Government plans designed to address "unfair" and "inconsistent" funding in England's education system risk cuts in most schools, say teachers' unions.
Even schools in some of the worst funded areas, which the new National Funding Formula aims to help, will lose out, according to one union's analysis.
A separate set of calculations suggest 98% of schools face "a real terms funding cut for every pupil".
The government said it wanted to end a "postcode lottery" in school funding.
The Association of School and College Leaders, which represents secondary heads, examined official figures on the national funding formula proposals.
These reveal that Cheshire East and Trafford, both among the lowest 10 funded areas, are projected to lose under the new formula, due to be implemented next year.
Cheshire East will be down 2.1% and Trafford will be down 0.4%, says ASCL.
The union says it is concerned that the proposed formula sets the basic level of funding too low.
Interim General Secretary Malcolm Trobe called for an immediate increase in school funding to address problems caused by rising costs and frozen budgets.
"The government is trying to slice up a cake which is too small," he said.
"It needs to put more money into the system and make education a political priority."
Separately, an alliance of six unions representing school staff have published a "league table" of England's 533 Parliamentary constituencies, showing that schools in each one stand to lose out under the plan.
The six unions - the National Union of Teachers, Association of Teachers and Lecturers, National Association of Head Teachers, Unison, Unite and GMB, say this amounts to an average loss of £339 for every primary pupil and £477 for every secondary pupil.
They highlight losses of:
- £655 per pupil in Education Secretary Justine Greening's Putney constituency, with the worst-hit school losing £834 per pupil
- and £377 per pupil in Prime Minister Theresa May's Maidenhead constituency, with the worst hit school losing £872 per pupil.
Last week, head teachers from West Sussex wrote to MPs warning that the funding shake-up had failed to tackle "extremely bleak budget shortfalls".
They asked their local MPs how they should cut spending, whether they should lay off teaching staff, reduce school hours or close counselling services.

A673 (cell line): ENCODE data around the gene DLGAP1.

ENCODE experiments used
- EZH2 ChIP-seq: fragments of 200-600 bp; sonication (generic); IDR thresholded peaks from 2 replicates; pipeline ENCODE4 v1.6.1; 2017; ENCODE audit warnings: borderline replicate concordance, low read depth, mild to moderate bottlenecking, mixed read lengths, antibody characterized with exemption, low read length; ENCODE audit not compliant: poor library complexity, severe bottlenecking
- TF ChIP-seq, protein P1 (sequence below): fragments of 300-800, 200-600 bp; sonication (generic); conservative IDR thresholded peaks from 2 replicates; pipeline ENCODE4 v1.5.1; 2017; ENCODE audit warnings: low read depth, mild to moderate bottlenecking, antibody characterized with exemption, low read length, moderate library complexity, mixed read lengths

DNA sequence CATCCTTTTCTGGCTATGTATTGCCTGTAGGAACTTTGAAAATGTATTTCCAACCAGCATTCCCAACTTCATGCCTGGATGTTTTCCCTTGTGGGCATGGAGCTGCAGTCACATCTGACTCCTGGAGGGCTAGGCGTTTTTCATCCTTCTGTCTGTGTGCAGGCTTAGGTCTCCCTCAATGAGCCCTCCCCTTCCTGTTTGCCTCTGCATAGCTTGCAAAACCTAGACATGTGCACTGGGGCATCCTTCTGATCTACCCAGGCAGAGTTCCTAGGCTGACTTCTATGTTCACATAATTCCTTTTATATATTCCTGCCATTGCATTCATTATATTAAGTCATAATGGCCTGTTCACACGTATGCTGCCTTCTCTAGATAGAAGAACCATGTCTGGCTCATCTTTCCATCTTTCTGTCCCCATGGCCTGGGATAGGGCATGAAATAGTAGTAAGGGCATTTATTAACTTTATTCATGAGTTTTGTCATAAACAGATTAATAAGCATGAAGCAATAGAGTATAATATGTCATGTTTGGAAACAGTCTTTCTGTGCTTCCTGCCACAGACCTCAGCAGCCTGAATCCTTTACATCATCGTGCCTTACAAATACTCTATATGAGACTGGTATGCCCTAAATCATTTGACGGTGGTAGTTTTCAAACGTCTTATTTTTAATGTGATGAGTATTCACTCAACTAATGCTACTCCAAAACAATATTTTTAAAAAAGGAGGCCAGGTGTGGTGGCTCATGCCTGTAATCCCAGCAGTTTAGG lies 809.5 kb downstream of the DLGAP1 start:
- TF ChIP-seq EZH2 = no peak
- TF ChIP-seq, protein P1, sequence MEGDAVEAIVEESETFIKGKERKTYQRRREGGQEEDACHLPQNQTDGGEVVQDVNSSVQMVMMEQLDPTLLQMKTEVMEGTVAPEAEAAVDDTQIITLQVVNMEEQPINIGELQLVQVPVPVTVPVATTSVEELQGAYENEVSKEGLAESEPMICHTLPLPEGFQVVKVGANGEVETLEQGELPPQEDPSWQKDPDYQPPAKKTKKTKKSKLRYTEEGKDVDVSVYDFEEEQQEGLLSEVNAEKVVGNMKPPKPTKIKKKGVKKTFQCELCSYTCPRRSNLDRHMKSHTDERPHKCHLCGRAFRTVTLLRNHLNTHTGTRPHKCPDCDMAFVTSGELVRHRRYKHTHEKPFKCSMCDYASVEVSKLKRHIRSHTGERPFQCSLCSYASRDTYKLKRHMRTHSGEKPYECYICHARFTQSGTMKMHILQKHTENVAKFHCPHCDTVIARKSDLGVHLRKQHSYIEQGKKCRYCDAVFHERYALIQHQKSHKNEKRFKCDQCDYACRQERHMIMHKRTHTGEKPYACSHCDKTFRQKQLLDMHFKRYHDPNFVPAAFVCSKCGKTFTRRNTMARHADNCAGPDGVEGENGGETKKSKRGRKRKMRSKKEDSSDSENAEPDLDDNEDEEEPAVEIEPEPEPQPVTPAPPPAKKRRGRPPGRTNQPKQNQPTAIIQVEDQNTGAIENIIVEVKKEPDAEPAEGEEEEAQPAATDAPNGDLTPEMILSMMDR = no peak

And in December, the National Audit Office warned state schools in England would have to find £3bn in savings by 2019-20.
The six unions say, that unless this shortfall is addressed successful implementation of the new funding scheme will be threatened.
"Every single MP in England has reason to be worried about our latest analysis," said NUT General Secretary Kevin Courtney.
He warned of overcrowded classrooms and staff cuts, with schools "on their knees trying to make ends meet".
NAHT General Secretary Russell Hobby said that while a new funding formula was "the right thing to do... it cannot be truly fair unless there is enough money to go round in the first place."
GMB General Secretary Tim Roache called the figures "a wake-up call", while ATL General Secretary Mary Bousted said: "Instead of wasting money on expanding grammar schools, the government needs to put the money where it will make the most difference, funding existing schools adequately."
The government accused the unions of "blurring two separate debates - the total level of funding for schools and the distribution of that funding".
A Department for Education spokesman said the current system for distributing school funding was "unfair, opaque and outdated and the proposals we are currently consulting on will mean an end to this postcode lottery".
The spokesman said the plan would mean a cash boost for more than half of England's school's by 2018-19.
"We recognise that schools are facing pressures, which is why we will continue to provide advice and support to help them use their funding in cost effective ways, including improving the way they buy goods and services, so they get the best possible value for their pupils," he added.